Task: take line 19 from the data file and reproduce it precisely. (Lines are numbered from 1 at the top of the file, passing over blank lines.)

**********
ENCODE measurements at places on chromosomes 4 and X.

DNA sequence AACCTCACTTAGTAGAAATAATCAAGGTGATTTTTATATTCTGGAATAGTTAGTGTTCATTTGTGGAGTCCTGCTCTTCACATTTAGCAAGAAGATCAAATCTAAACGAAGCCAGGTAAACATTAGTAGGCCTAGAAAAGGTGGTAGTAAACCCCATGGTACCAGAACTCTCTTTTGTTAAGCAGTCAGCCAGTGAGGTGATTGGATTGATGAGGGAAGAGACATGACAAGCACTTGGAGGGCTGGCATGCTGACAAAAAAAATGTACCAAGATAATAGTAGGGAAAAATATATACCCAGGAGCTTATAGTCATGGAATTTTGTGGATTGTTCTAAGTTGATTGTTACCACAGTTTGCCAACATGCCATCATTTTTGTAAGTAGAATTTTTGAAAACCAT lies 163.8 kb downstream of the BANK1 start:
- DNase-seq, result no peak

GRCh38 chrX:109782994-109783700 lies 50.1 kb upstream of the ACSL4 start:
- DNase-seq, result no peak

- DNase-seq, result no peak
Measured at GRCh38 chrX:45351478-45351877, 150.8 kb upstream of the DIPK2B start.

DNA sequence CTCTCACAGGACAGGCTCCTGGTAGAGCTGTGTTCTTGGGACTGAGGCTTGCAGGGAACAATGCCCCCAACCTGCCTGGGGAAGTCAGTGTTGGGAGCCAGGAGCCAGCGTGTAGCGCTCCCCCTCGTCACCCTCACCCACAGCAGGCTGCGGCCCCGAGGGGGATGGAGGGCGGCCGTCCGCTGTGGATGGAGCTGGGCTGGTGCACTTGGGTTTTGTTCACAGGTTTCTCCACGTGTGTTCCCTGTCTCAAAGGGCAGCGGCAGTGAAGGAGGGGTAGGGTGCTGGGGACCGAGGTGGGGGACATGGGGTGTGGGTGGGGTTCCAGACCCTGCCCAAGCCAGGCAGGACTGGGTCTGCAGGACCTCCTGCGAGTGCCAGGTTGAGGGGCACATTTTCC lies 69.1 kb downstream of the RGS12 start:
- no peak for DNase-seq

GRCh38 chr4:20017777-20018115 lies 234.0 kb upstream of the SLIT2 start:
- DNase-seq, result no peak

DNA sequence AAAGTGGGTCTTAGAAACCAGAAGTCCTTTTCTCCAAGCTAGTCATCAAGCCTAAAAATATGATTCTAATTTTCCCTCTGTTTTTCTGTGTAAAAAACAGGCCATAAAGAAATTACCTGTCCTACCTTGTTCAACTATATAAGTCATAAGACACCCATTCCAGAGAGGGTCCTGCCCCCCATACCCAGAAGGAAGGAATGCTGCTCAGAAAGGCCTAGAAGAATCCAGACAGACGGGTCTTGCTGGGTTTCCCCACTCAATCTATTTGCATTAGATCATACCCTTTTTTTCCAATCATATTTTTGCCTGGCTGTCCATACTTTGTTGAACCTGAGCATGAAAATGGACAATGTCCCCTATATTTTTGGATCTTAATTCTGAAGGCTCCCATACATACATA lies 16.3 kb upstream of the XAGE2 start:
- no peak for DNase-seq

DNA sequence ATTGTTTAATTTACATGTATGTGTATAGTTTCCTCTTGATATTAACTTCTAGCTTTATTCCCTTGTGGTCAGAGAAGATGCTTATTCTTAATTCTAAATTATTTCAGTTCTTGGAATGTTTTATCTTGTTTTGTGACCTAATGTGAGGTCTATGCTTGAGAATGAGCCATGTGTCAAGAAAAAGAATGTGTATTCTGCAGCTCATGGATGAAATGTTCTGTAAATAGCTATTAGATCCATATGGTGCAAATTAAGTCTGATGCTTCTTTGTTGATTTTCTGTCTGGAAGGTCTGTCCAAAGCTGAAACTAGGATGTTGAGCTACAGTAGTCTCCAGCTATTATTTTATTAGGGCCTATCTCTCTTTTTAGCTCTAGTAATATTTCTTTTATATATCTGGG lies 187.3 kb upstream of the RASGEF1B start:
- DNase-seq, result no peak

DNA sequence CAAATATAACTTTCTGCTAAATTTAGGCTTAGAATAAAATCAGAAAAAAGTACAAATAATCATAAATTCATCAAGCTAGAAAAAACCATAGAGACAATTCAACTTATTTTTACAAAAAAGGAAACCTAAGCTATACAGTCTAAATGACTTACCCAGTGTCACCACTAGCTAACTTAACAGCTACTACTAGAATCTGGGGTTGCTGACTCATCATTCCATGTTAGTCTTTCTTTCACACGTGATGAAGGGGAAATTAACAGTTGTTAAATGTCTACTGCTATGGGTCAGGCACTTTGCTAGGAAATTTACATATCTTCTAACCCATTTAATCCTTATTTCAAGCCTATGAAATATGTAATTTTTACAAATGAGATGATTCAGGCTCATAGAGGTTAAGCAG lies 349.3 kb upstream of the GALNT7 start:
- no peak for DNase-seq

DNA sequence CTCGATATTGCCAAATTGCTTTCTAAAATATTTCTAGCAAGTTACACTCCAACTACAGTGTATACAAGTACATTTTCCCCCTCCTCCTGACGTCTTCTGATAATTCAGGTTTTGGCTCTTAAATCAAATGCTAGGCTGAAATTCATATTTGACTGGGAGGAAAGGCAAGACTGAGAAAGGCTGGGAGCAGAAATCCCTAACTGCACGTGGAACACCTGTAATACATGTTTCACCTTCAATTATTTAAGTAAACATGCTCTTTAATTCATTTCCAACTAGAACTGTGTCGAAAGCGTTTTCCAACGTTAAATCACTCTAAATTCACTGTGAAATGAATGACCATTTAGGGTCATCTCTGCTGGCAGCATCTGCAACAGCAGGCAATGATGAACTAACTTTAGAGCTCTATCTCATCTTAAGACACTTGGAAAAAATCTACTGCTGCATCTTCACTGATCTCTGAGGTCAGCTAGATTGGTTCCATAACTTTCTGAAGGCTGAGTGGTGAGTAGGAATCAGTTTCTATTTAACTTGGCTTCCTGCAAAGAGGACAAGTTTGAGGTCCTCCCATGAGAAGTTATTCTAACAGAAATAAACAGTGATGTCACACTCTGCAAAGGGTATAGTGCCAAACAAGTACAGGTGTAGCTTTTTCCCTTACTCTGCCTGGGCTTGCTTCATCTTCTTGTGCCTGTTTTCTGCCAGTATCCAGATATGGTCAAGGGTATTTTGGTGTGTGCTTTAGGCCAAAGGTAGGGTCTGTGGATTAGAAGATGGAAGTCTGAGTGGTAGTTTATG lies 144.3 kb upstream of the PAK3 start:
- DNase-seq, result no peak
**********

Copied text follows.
- DNase-seq, result no peak